COVINGTON, KY - A man who owned two pain clinics in Florida and Ohio admitted he laundered money he received from his clinics that illegally dispensed prescription drugs to eastern Kentuckians.
Jody L. Robinson, 38, from Portsmouth, Ohio pleaded guilty late Thursday afternoon to conspiracy to launder money in federal court in Covington. A co-defendant, William Muldoon, 34, of Margate, Fla., also pleaded guilty to a money laundering conspiracy charge. Robinson hired Muldoon to advertise the clinics.
Robinson acknowledged that from July of 2008 until September of 2009, he made more than $400,000 using a doctor to unlawfully write prescriptions to patients from Lawrence, Boyd and Greenup Counties in Kentucky. Patients from West Virginia, Ohio and Tennessee also obtained prescriptions from the clinics. The patients paid between $150 and $160 in cash for a prescription that consisted mostly of Oxycodone. The prescriptions were typically filled for $300 at the clinics’ in-house pharmacy.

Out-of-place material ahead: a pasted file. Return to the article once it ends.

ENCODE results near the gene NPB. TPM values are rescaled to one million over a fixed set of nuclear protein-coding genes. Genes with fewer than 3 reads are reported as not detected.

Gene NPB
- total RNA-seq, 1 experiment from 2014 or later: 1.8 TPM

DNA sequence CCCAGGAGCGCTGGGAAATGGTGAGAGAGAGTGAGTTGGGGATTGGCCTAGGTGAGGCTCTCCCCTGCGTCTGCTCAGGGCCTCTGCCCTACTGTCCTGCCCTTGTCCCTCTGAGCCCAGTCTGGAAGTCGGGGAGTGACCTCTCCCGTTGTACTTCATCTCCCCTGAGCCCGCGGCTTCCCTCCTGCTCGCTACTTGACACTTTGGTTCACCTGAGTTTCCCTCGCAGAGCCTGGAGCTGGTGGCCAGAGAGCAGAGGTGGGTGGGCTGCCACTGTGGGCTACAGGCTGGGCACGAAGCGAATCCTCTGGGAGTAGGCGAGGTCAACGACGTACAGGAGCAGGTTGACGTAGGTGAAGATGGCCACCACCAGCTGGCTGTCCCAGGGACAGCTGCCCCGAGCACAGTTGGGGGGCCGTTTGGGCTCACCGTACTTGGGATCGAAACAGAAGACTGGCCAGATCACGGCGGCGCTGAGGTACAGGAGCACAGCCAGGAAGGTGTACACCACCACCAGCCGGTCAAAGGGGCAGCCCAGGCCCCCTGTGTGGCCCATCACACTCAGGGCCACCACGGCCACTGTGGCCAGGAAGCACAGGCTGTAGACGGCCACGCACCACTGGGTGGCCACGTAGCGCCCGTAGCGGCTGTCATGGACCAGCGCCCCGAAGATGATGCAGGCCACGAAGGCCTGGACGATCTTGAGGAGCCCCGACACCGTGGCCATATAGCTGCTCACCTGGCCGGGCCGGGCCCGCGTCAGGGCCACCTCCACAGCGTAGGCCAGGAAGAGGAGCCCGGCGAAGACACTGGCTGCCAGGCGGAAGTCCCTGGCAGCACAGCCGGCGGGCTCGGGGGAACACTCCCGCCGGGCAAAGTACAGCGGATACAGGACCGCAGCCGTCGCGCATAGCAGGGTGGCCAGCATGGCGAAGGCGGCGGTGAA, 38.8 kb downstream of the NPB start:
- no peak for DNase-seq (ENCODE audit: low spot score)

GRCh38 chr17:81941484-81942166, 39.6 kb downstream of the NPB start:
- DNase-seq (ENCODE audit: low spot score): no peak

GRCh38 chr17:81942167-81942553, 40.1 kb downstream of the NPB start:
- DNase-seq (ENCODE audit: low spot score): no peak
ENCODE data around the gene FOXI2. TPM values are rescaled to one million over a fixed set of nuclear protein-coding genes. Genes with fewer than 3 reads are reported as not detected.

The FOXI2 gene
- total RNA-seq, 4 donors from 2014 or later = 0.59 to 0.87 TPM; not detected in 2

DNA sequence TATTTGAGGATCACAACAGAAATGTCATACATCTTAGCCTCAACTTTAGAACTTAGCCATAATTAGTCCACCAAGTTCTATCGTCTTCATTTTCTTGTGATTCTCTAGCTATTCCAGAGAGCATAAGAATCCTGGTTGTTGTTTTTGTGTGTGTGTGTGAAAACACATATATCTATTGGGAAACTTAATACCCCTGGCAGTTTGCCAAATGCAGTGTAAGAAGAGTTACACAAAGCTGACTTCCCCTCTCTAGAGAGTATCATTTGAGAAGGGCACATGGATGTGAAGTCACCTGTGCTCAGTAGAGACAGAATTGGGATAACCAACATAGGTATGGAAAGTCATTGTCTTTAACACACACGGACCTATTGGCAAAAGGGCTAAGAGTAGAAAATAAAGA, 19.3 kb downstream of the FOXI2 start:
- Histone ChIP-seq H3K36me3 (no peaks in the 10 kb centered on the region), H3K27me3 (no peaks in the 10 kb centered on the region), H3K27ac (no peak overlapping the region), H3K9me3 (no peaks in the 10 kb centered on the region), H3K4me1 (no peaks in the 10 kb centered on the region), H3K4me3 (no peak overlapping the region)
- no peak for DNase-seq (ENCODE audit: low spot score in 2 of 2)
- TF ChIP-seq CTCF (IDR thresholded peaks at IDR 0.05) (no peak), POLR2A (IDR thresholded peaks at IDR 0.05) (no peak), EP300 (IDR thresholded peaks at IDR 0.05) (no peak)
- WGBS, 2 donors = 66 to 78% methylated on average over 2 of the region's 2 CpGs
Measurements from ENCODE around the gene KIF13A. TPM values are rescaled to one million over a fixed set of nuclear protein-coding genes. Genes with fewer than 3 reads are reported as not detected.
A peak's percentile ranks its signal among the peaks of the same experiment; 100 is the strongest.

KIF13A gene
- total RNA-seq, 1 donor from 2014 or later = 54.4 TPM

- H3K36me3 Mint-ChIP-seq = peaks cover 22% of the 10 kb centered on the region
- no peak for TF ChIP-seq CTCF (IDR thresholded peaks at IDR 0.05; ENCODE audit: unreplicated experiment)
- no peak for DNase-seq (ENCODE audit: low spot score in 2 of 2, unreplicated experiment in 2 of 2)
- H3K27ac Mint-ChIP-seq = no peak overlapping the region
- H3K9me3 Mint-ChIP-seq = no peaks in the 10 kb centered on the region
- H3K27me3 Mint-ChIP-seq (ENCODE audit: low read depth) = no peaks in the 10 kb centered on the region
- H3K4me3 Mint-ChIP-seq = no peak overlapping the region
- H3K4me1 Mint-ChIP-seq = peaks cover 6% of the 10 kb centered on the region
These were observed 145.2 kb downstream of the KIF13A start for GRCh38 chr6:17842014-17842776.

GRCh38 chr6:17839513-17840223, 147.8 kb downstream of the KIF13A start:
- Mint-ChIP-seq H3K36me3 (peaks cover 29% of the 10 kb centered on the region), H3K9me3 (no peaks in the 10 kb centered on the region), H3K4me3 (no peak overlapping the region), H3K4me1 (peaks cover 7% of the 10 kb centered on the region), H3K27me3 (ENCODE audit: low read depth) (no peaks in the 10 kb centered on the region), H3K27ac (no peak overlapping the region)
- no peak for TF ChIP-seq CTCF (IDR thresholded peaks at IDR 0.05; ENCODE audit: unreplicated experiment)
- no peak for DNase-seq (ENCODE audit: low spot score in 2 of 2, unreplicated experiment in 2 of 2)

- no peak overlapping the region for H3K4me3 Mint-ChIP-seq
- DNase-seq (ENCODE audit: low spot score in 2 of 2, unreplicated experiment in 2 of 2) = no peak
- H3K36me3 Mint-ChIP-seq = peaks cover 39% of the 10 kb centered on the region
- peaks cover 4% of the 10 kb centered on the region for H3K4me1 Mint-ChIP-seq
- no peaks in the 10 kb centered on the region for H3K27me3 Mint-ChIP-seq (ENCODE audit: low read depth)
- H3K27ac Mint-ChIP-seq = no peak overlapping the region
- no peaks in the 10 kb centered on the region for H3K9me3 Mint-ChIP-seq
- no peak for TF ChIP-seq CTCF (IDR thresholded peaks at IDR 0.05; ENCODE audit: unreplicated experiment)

According to his plea agreement, Robinson opened a pain clinic in Ohio because it was more convenient for patients and because of the pressure he felt from Florida media reports on rogue pain clinics that service out of state patients.
Robinson, who previously worked in the automotive industry, admitted that he opened a pain clinic known as Florida Global Medical in July of 2008 because he had heard about the profit potential.
Muldoon admitted he was paid at least $30,000 to build a website for the Florida clinic, develop medical software and create flyers to advertise the clinics’ services.
Kerry B. Harvey, U.S. Attorney for the Eastern District of Kentucky, Perrye Turner, Special Agent in Charge, Federal Bureau of Investigation and Rodney Brewer, Kentucky State Police Commissioner jointly announced the guilty pleas.
The investigation was conducted by the FBI and KSP. Assistant U.S. Attorney Roger West represented the U.S. Attorney’s Office in this case.
Robinson and Muldoon will appear for sentencing on March 11, 2013. Each defendant faces a maximum of 20 years in prison and a $500,000 fine. However, the court must consider the U.S. Sentencing Guidelines and the federal statutes before imposing a sentence.